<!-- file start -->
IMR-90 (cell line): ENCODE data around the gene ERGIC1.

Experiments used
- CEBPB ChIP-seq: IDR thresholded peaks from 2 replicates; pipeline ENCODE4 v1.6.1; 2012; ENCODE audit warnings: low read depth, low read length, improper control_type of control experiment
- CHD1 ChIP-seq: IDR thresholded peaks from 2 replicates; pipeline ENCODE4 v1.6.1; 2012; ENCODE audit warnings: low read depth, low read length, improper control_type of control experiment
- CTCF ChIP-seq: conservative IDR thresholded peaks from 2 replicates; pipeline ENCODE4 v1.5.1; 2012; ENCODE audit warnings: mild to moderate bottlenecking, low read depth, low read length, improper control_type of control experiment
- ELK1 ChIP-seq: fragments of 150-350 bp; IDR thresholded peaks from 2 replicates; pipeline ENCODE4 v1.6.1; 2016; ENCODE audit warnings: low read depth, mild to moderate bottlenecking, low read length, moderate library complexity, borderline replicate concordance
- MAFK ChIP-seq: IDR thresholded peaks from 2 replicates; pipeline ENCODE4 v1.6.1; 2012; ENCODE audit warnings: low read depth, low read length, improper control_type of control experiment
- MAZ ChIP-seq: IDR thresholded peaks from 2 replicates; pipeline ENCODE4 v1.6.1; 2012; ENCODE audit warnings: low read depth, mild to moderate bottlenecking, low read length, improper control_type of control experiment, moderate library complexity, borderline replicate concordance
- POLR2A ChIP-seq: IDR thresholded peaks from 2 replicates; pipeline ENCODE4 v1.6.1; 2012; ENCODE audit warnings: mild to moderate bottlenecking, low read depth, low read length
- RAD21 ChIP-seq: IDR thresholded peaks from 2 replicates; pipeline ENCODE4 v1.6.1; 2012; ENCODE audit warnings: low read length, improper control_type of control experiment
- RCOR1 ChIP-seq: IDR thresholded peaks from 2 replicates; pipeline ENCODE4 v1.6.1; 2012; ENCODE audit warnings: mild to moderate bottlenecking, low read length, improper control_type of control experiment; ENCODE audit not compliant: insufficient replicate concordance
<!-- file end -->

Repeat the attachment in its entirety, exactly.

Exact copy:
IMR-90 (cell line): ENCODE data around the gene ERGIC1.

Experiments used
- CEBPB ChIP-seq: IDR thresholded peaks from 2 replicates; pipeline ENCODE4 v1.6.1; 2012; ENCODE audit warnings: low read depth, low read length, improper control_type of control experiment
- CHD1 ChIP-seq: IDR thresholded peaks from 2 replicates; pipeline ENCODE4 v1.6.1; 2012; ENCODE audit warnings: low read depth, low read length, improper control_type of control experiment
- CTCF ChIP-seq: conservative IDR thresholded peaks from 2 replicates; pipeline ENCODE4 v1.5.1; 2012; ENCODE audit warnings: mild to moderate bottlenecking, low read depth, low read length, improper control_type of control experiment
- ELK1 ChIP-seq: fragments of 150-350 bp; IDR thresholded peaks from 2 replicates; pipeline ENCODE4 v1.6.1; 2016; ENCODE audit warnings: low read depth, mild to moderate bottlenecking, low read length, moderate library complexity, borderline replicate concordance
- MAFK ChIP-seq: IDR thresholded peaks from 2 replicates; pipeline ENCODE4 v1.6.1; 2012; ENCODE audit warnings: low read depth, low read length, improper control_type of control experiment
- MAZ ChIP-seq: IDR thresholded peaks from 2 replicates; pipeline ENCODE4 v1.6.1; 2012; ENCODE audit warnings: low read depth, mild to moderate bottlenecking, low read length, improper control_type of control experiment, moderate library complexity, borderline replicate concordance
- POLR2A ChIP-seq: IDR thresholded peaks from 2 replicates; pipeline ENCODE4 v1.6.1; 2012; ENCODE audit warnings: mild to moderate bottlenecking, low read depth, low read length
- RAD21 ChIP-seq: IDR thresholded peaks from 2 replicates; pipeline ENCODE4 v1.6.1; 2012; ENCODE audit warnings: low read length, improper control_type of control experiment
- RCOR1 ChIP-seq: IDR thresholded peaks from 2 replicates; pipeline ENCODE4 v1.6.1; 2012; ENCODE audit warnings: mild to moderate bottlenecking, low read length, improper control_type of control experiment; ENCODE audit not compliant: insufficient replicate concordance